Why does a Virtual Engineer want your tech job?

Why does a Virtual Engineer want your tech job?

Summary: If you think that your job isn't vulnerable to replacement by zero cost labor, you should reconsider. Researchers are almost ready to release the "Virtual Engineer" into the workplace.

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I like automation as much as the next lazy system administrator does but I'm more than a little disturbed by a conversation that I had yesterday (July 12, 2012) with Jonathan Crane, CCO of IPSoft. He and I spoke at length about the implications of having so-called "Virtual Engineers" executing through complex troubleshooting routines, creating new decision trees, employing the "shotgun" approach and finally dispatching a human engineer for advanced analysis and problem resolution. The funny thing is that the Virtual Engineer watches the human engineer's actions and learns the new procedures for next time. The goal is to create a Virtual Engineer that can handle just about any Level I, Level II and Level III analysis and troubleshooting episode that occurs in a data center.

Scary? Maybe. Possible? Yes. 

What disturbs me most is that I can actually visualize a Virtual Engineer replacing thousands of workers in all sorts of lower-level to middle-level support roles. And, if it's possible in computer support roles, why not others?

Project Managers*

Design Engineers

Lawyers**

General Practice Physicians

Chemists

But, before you, or I, go off on a tangent here, let me explain that I'm not inferring that this in any way smacks of Science Fictionesque automatons reacting to voice commands or any other robotic "beings" of any kind. These Virtual Engineers are complex artificial intelligence programs running on computers. They are algorithms, code branches and well, at the lowest level, basically ones and zeros.

There's no biologic material involved nor are any animals harmed in their creation.

So, what's the harm you ask?

Simply stated, "Why does everyone want your tech job?"

It's not like tech workers get paid a tremendous amount of money for the work they do. It's not like we're bringing home multi-million dollar paychecks plus perks and bonuses. We're at the bottom of the food chain. Why replace us?

Personal Historical Sidebar

Back in the late 1980s and early 1990s, I decided to learn LISP and Prolog (Artificial Intelligence (AI) programming languages) because, as a practicing bench Chemist, I wanted to create an "expert system" designed to perform organic chemical syntheses. My thought was that, once programmed with all of the historical and current chemical synthesis methods, my expert system could be fed a list of starting materials, a final product and magically it would create the synthetic pathway for me. "What an excellent way to create new medicines," I thought. Of course, I switched careers completely soon after and forgot all about that rather lofty aspiration.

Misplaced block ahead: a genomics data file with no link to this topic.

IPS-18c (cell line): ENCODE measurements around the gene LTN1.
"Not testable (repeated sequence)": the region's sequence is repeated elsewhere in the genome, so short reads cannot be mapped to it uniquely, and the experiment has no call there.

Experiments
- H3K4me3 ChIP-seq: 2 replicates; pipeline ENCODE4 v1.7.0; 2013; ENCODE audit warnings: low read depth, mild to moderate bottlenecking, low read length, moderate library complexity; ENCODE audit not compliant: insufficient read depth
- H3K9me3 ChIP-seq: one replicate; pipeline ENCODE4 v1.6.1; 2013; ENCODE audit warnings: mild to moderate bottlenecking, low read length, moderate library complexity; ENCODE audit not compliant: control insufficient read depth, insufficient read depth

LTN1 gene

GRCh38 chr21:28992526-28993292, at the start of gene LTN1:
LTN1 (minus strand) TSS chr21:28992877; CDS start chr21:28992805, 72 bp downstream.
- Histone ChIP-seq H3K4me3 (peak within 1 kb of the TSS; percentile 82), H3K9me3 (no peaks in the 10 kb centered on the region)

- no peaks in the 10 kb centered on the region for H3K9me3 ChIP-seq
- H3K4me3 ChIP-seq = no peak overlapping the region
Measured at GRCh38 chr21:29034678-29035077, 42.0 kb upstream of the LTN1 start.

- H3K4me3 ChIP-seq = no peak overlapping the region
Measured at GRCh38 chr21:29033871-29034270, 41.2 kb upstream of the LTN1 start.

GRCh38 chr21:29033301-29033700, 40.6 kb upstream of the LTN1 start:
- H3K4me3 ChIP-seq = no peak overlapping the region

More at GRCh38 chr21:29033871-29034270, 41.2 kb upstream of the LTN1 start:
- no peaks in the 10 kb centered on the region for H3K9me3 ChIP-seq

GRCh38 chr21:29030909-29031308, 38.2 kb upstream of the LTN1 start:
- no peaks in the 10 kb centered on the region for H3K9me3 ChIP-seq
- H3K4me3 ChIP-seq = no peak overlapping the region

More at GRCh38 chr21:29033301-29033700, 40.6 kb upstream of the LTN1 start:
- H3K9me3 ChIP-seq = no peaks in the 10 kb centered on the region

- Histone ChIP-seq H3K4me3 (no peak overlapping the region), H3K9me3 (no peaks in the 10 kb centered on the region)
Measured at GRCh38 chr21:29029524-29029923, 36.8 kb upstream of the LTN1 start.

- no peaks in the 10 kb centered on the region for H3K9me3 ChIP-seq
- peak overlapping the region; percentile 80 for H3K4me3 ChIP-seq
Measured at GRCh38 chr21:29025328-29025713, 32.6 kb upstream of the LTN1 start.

First, it was simple automation to rid an environment of the lowest paid employees in the corporate bioverse. Those automated phone systems that cost thousands or hundreds of thousands of dollars replace people who make 20 percent above minimum wage. Is that really where you need to shave off excess spending?

Second, it was the whole offshore outsourcing trend (debacle) to eradicate people making between $35,000 and $85,000 per year as computer techs, database administrators and advanced level engineers. And, the savings for doing this are nominal but the havoc on the economy is signifcant.

Finally, now the offshored programmers are going to create Virtual Engineers to replace the few US-based workers left plus all of the foreign ones. That will surely take its toll on the emerging middle classes of Eastern Europe and Asia.

At least Virtual Engineers would save real money for corporations that employ them.

However, if corporations really want to save money, their Boards of Directors would replace the C-Level positions on down to mid-level management and leave the workers alone. Everyone knows, or should know, that, in an organization of any size, your stars (Generals) and your stripes (Enlisted ranks) run the show. Everything in between is administrative, paper-pushing and job justification. There's no real productivity.